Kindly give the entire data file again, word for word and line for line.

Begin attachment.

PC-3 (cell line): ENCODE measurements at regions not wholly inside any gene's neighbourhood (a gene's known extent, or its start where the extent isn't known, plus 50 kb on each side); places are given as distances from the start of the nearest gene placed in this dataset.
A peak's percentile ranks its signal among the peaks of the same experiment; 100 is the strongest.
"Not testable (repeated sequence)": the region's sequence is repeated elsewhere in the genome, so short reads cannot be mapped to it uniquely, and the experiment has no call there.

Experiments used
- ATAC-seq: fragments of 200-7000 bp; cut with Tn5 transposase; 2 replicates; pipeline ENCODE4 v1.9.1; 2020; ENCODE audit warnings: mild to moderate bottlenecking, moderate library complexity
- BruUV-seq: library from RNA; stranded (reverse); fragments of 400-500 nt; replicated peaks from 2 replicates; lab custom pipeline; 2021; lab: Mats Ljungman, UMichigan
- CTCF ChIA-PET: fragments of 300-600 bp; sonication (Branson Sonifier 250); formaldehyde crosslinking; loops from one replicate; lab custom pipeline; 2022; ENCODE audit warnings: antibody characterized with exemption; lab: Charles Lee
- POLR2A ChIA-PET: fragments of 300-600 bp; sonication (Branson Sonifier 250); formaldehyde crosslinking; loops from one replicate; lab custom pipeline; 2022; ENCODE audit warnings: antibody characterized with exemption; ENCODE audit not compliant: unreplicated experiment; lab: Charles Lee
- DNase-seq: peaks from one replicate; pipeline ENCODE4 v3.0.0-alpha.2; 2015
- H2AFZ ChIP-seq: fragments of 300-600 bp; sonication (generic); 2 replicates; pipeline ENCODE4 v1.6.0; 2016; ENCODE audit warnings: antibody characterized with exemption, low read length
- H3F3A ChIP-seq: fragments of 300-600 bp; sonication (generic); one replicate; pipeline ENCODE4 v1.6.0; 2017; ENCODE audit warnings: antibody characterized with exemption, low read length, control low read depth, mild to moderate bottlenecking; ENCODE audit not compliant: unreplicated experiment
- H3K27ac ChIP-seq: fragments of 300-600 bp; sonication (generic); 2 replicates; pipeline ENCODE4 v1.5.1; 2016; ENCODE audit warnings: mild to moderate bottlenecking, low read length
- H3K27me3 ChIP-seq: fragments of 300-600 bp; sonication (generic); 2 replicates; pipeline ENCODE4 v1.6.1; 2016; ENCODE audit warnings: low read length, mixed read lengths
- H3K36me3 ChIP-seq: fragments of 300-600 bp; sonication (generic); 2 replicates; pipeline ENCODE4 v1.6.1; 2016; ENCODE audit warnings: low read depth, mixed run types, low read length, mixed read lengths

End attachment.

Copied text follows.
PC-3 (cell line): ENCODE measurements at regions not wholly inside any gene's neighbourhood (a gene's known extent, or its start where the extent isn't known, plus 50 kb on each side); places are given as distances from the start of the nearest gene placed in this dataset.
A peak's percentile ranks its signal among the peaks of the same experiment; 100 is the strongest.
"Not testable (repeated sequence)": the region's sequence is repeated elsewhere in the genome, so short reads cannot be mapped to it uniquely, and the experiment has no call there.

Experiments used
- ATAC-seq: fragments of 200-7000 bp; cut with Tn5 transposase; 2 replicates; pipeline ENCODE4 v1.9.1; 2020; ENCODE audit warnings: mild to moderate bottlenecking, moderate library complexity
- BruUV-seq: library from RNA; stranded (reverse); fragments of 400-500 nt; replicated peaks from 2 replicates; lab custom pipeline; 2021; lab: Mats Ljungman, UMichigan
- CTCF ChIA-PET: fragments of 300-600 bp; sonication (Branson Sonifier 250); formaldehyde crosslinking; loops from one replicate; lab custom pipeline; 2022; ENCODE audit warnings: antibody characterized with exemption; lab: Charles Lee
- POLR2A ChIA-PET: fragments of 300-600 bp; sonication (Branson Sonifier 250); formaldehyde crosslinking; loops from one replicate; lab custom pipeline; 2022; ENCODE audit warnings: antibody characterized with exemption; ENCODE audit not compliant: unreplicated experiment; lab: Charles Lee
- DNase-seq: peaks from one replicate; pipeline ENCODE4 v3.0.0-alpha.2; 2015
- H2AFZ ChIP-seq: fragments of 300-600 bp; sonication (generic); 2 replicates; pipeline ENCODE4 v1.6.0; 2016; ENCODE audit warnings: antibody characterized with exemption, low read length
- H3F3A ChIP-seq: fragments of 300-600 bp; sonication (generic); one replicate; pipeline ENCODE4 v1.6.0; 2017; ENCODE audit warnings: antibody characterized with exemption, low read length, control low read depth, mild to moderate bottlenecking; ENCODE audit not compliant: unreplicated experiment
- H3K27ac ChIP-seq: fragments of 300-600 bp; sonication (generic); 2 replicates; pipeline ENCODE4 v1.5.1; 2016; ENCODE audit warnings: mild to moderate bottlenecking, low read length
- H3K27me3 ChIP-seq: fragments of 300-600 bp; sonication (generic); 2 replicates; pipeline ENCODE4 v1.6.1; 2016; ENCODE audit warnings: low read length, mixed read lengths
- H3K36me3 ChIP-seq: fragments of 300-600 bp; sonication (generic); 2 replicates; pipeline ENCODE4 v1.6.1; 2016; ENCODE audit warnings: low read depth, mixed run types, low read length, mixed read lengths